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China Rationing Diesel as Oil Prices Hit Refiners

Reuters reports that China is rationing diesel at pump stations in at least four coastal provinces in the widest-scale rationing since 2003, as rising oil prices hit output at loss-making Chinese refiners.

With US crude soaring to new highs above $92 a barrel on Friday, the supply squeeze is a telling sign that high oil is taking its toll on demand in the world's second-largest consumer by forcing refiners to limit output.

“We are rationing. Supplies are getting short,” said a sales executive with top refiner Sinopec Corp from east China’s Jiangsu province.

The rationing, which started about a week ago, reflected official data released earlier on Friday that showed China’s apparent oil demand nearly stalled in September with only a 0.3 percent rise from a year earlier, the lowest growth in 20 months, according to Reuters calculations.


Mikael Johansson

Peak Oil is here. Drive electric.


In China they produced 19 million electric bikes in 2006. That number is growing by 30% per year and it is the primary reason that lead prices are going up globally.


Western consumers will also start do drive electric I think when the new lithium batteries from A123 and others become available in volume for e-bikes and e-scooters, e-motorboards, EVs etc. In any case the momentum for this electrification is improved greatly with increasing oil prices. I hope oil will go much higher and the sooner the better.


Henrik, last time I looked, lead prices seemed stable. That must have been some time ago; just checked and lead prices are up 100% in the last 12 months and 800% in the last 5 years!


If the price of fuel (and lead) goes up (and stays up), the market will find a way of getting around it - like the Firefly energy graphite lead foam batteries.

or just go back to pedal cycling for shorter distances ...

Roll on $100 oil and lets see what happens.

2 wheeled vehicles are very suitable for crowded cities, but you might need a 20mph speed limit to keep it safe (which would antagonize motorists), but in many cities, the average speeds are well below 20mph.

You might just impose the 20mph limit at certain (commuting) times, and not all night for instance.

Harvey D


I have to agree with you this time.
Electrification of most (if not all) our ground (2, 3 or 4+ wheels) transportation vehicles is the most logical sustainable solution. Let's to it.


Oil at $100+/barrel will be here soon. Let's hope that it will not trigger a run for first generation agrofuel increased production but a move towards PHEVs and BEVs.



Or smaller cars!
Or even diesels - most likely in Europe.

PHEVs are the way to go [ IMHO ] but it will take time.
The trick is to optimise the battery use so we get the best out of a 5 mile, 10 mile, 20 mile and 40 mile battery.
To some extent, we can substitute intelligent control algorithms with GPS and machine learning for battery life - and this would be worth doing, especially in cities.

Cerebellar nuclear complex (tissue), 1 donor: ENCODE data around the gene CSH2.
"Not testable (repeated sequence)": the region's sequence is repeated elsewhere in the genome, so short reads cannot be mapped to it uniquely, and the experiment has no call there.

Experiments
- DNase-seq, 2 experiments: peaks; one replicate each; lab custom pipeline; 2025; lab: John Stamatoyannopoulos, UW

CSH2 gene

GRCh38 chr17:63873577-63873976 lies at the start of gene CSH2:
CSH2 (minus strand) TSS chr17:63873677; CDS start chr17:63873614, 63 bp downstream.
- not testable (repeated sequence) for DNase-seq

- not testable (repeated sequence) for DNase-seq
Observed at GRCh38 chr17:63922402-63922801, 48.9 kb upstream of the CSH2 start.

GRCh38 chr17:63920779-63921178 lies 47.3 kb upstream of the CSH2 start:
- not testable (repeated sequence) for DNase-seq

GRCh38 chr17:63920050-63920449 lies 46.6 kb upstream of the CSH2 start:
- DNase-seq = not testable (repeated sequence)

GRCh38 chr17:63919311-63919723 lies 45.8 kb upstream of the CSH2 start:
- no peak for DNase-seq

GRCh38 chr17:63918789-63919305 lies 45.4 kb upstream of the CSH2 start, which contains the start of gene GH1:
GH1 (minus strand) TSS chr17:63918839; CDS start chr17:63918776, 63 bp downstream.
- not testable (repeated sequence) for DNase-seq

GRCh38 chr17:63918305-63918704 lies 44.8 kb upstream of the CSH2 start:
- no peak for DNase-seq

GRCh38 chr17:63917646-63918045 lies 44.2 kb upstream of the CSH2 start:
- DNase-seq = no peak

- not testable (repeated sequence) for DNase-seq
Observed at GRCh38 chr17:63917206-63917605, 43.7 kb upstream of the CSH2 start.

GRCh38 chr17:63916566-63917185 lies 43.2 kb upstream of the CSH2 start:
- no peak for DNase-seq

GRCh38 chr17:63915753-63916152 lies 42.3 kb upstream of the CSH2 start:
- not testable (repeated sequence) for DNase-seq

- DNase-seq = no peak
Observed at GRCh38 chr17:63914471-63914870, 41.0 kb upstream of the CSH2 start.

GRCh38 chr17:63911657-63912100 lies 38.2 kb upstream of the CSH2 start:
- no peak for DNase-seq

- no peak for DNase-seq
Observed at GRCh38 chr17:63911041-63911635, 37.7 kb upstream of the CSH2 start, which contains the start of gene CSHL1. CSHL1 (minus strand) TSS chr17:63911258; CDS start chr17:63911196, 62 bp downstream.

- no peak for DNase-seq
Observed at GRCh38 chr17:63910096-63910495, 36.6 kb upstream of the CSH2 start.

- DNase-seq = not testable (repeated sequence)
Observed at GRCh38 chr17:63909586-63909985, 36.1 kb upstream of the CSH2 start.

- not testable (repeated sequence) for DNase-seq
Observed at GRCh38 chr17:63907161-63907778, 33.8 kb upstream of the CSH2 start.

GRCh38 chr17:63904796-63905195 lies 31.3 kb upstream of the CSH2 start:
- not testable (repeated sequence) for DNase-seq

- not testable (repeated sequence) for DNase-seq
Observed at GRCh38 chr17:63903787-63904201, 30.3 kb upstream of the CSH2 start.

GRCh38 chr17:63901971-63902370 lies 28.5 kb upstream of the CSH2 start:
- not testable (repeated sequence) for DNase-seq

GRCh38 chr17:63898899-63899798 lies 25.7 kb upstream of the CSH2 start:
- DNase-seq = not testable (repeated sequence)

Lead has risen in price. Prices for VRLA batteries from BB battery have risen substantially over the last few months. Up $200 for a set of 6 batteries for escooter.

Max Reid

China is rationing not only Diesel, but also Petrol (Gasolene), I think its high time for them to start considering smaller cars, otherwise they will also end up like USA with big unsold stock of gas-guzzlers.

Roger Pham

The most practical substitute for petroleum now is to modify these trucks to run on compressed methane.

Bio-methane or methane from coal gasification can be used to substitute from natural gas should there be a NG shortage also.

The diesel fuel injectors can be retained to give a pilot injection to start the ignition process, while the methane can be injected earlier in the throttle body to mix with the air, thus avoiding additional cost of direct methane injectors, that would have required one for each cylinder. High pressure tanks is heavier, but is still much lighter and more compact than battery. The engine and transmission will be largely unchanged, except for the compression ratio and the fuel system.


Lucky for us Poet,Mascoma and others are already producing cellulosic ethanol here.Hopefully they can weather the misinformation from the oil companies and anti corn ethanol pundits.The next big hurdle will be increasing stations that carry E-85.DOT has recently approved a flex fuel kit.Soon we can all run our current car on E-85.

Harvey D


I almost fully agree with you but I'm not a diesel fan yet.

Flex fuel PHEVs make so much sense (to me) that I could start with a PHEV-10 (miles) if I could add one or two more batteries, at a latter date, or whenever the price drops enough.

Our existing 220 VAC 20 Amps home garage outlet could handle the charging load overnight for battery packs up to about 25 KWh.


As lead goes up, more will look for Lithium powered cars

Robert Marston

$100 oil today...

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